in the wake…



In the wake of the horrific tragedy at Sandy Hook Elementary, I feel compelled to share my thoughts and feelings. My heart is broken for the families that lost a loved one, and as a parent, I feel sick to my stomach. Like so many, I feel that now is the time to begin a broader dialogue about mental illness and gun control. I want to embrace the anger and sadness I feel and channel it into action. I have been inspired by the words of my friend Kayla, and Liza Long, to name a few, and feel that speaking out in this public forum is a start. In my opinion, even with gun control reform, there will always be ways to obtain a weapon. I feel we need to address the root cause first and foremost, and provide more comprehensive care for those in need of psychological help. Prevention, in many cases (not all), is possible.

Mental illness is a disease, and like any other, needs treatment. I speak from personal experience-anxiety, depression and bi-polar disorder run in my family. We’re lucky-we can afford therapy and medication, and have great health benefits. There are so many who suffer from much more serious, debilitating conditions that either don’t have access to help or somehow get overlooked by society. All too often, without proper treatment, people fall victim to their own minds. By no means am I insinuating that anyone suffering from a mental illness or disorder would commit such a heinous crime-obviously there are almost always other factors. This is an extremely complex conversation…my goal is to simply add my voice. If there ever was a time to delve deeper into this issue, it is now.

Will you join me and share your thoughts?


image via the new york times


  1. This is ABSOLUTELY the time for the country to ask some serious questions and take the conversation that has continued ever since Columbine and transform it into action. Those against gun control should understand that this isn’t just about curbing access to weapons but about opening the discussion on mental illness which afflicts more people that we care to believe. In stigmatizing these individuals – and it hits close to home as well – we’re sending a message that their minds aren’t worth salvaging. And that, I refuse to accept. Liza Long’s piece haunted me in particular because I used to know someone with ODD who was capable of both instilling fear and awe in those close to him. He has largely remained on his own, unable to maintain relationships and does menial work, though everyone knew him to be capable of far more.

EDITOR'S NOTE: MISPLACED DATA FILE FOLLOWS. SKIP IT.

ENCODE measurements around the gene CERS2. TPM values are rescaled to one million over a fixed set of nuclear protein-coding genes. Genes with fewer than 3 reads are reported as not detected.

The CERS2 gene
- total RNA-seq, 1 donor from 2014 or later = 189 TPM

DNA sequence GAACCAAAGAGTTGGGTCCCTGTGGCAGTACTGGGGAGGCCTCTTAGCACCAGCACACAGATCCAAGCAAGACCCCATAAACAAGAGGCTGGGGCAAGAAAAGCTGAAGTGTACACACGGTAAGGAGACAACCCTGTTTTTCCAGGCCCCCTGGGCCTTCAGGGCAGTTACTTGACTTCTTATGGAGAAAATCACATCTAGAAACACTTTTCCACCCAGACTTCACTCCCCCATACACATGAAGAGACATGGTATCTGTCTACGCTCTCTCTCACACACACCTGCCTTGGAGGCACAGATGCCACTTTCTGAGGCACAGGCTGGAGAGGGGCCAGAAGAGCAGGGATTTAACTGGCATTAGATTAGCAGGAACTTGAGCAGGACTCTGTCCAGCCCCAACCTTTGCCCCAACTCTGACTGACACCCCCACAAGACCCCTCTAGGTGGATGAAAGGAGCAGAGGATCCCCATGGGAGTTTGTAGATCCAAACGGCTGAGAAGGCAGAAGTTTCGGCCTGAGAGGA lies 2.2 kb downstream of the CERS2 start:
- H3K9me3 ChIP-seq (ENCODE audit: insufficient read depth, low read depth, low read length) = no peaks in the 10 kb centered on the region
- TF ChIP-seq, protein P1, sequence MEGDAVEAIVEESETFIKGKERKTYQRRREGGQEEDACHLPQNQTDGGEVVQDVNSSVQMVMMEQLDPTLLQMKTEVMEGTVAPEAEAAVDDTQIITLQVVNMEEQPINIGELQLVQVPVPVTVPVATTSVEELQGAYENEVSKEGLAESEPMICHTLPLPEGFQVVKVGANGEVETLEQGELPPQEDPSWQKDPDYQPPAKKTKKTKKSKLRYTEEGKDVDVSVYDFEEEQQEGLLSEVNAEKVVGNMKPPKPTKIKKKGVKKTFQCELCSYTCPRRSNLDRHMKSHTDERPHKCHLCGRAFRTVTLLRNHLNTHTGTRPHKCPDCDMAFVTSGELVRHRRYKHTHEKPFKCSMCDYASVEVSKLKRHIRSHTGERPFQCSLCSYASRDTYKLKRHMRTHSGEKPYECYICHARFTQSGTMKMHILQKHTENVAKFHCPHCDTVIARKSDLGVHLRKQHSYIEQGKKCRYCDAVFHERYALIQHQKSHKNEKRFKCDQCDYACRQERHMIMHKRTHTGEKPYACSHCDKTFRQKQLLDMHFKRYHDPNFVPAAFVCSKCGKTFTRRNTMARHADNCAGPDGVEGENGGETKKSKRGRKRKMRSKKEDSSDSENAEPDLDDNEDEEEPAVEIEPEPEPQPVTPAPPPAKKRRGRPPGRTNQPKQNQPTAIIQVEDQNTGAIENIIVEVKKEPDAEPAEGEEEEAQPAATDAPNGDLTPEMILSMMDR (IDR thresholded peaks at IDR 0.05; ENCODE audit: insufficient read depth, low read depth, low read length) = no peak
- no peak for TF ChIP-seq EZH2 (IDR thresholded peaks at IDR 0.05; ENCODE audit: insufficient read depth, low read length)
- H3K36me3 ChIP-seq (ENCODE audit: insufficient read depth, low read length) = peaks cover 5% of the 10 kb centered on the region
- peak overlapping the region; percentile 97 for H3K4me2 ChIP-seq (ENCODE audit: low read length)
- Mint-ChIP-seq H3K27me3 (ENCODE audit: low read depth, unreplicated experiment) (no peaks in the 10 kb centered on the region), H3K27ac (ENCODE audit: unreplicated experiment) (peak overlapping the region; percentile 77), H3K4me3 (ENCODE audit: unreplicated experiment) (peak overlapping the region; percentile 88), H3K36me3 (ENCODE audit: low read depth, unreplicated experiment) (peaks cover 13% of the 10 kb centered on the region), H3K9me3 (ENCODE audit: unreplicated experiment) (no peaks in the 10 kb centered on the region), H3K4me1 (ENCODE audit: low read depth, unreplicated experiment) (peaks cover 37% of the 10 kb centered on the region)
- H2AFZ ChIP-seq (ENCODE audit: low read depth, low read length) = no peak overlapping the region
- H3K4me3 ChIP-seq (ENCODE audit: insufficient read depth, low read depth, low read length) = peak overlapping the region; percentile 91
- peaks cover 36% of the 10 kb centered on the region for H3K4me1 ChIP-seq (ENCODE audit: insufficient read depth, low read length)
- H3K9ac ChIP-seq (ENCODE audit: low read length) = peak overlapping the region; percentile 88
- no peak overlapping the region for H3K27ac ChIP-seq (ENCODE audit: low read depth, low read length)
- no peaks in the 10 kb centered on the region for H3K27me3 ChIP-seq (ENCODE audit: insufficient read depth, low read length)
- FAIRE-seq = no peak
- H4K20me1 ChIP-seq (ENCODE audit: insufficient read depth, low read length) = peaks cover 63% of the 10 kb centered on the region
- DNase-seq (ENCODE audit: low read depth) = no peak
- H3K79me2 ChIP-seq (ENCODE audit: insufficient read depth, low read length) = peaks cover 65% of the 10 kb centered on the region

I truly hope that this tragedy will be remembered as the catalyst for tangible change. It’s high time.

  2. Enough is enough! The dialogue regarding treatment of mental illnesses is way overdue. Mental illness is not an illness one chooses, just as one does not choose cancer. There is a stigma attached to it, and there should NOT be. The more that is known and shared about mental illnesses, the more they will be accepted and more provisions for the treatment of them will become commonplace. Write your congressmen and senators to encourage funds for the education of psychiatrists and public opinion campaigns that make the awareness of mental illnesses commonplace.

  3. Totally agree with the need to recognize and more actively treat troubled individuals through professional help, private or public as available. But let us not forget the parent(s) responsibility. In this incident, the young man had clearly demonstrated a threatening nature toward his mother. She had sought help from various sources but did she do enough? Putting knives in Tupperware and telling your other children to run for the car and lock the doors were not enough. Bullets go through car windows and doors – particularly a powerful rifle. It’s my opinion that if a child threatens a parent, including holding a knife while doing so, that constitutes some form of assault (I’m not a lawyer). He could have been sent to prison (or juvenile center) if a judge had so decided. Is this a cruel step? I say no. It’s painful but there are two other children at risk in the house. Tough love – not easy but under-utilized!

  4. I cannot imagine being a mother in that position, and it seems there was a lot of red tape in the way of the best solution for her son. Let’s hope this issue is addressed further.

  5. I’ve had to stop watching the news since being back at school on Monday. It was sucking the life out of me, and I needed all the energy I had to really be there with and for my kids.

    You know where I stand on all of these issues. Big sigh.

  6. I’ve also had to stop Kayla…so draining emotionally, and I cannot imagine being a teacher and facing all of this. Sending you love…xo!

  7. Also a stronger effort made against bullying in schools and at home.
    The isolated person often lashes out in horrible ways.

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